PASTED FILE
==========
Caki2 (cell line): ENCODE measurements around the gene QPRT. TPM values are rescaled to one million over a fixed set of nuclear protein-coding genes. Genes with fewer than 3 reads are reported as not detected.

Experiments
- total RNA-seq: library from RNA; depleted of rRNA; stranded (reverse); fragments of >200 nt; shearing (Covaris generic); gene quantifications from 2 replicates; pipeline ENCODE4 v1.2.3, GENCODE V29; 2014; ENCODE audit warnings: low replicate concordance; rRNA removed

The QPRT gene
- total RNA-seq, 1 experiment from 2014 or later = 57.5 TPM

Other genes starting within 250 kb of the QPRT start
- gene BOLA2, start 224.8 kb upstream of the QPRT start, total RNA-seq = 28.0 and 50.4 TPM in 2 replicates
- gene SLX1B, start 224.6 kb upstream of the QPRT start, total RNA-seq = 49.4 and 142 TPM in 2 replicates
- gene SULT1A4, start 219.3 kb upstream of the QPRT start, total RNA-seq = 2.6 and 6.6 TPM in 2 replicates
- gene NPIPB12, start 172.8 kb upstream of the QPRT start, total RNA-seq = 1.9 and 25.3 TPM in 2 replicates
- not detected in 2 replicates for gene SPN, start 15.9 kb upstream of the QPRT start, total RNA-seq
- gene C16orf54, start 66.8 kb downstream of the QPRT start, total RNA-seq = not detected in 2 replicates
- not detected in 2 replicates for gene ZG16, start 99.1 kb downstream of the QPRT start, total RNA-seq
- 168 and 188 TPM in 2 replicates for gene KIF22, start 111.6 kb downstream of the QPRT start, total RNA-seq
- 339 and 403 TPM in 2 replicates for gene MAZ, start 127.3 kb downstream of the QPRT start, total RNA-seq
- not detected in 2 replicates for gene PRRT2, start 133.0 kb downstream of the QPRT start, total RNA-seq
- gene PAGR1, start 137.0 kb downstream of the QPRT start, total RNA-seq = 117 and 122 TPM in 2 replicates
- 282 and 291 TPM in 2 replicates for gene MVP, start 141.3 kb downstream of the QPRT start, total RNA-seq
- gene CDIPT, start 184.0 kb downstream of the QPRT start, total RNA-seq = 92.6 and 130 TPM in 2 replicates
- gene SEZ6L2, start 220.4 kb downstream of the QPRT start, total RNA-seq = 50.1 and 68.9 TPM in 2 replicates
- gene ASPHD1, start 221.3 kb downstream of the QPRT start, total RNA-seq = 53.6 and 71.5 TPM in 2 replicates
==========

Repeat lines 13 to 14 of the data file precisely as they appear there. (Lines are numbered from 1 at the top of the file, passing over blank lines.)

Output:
- not detected in 2 replicates for gene ZG16, start 99.1 kb downstream of the QPRT start, total RNA-seq
- 168 and 188 TPM in 2 replicates for gene KIF22, start 111.6 kb downstream of the QPRT start, total RNA-seq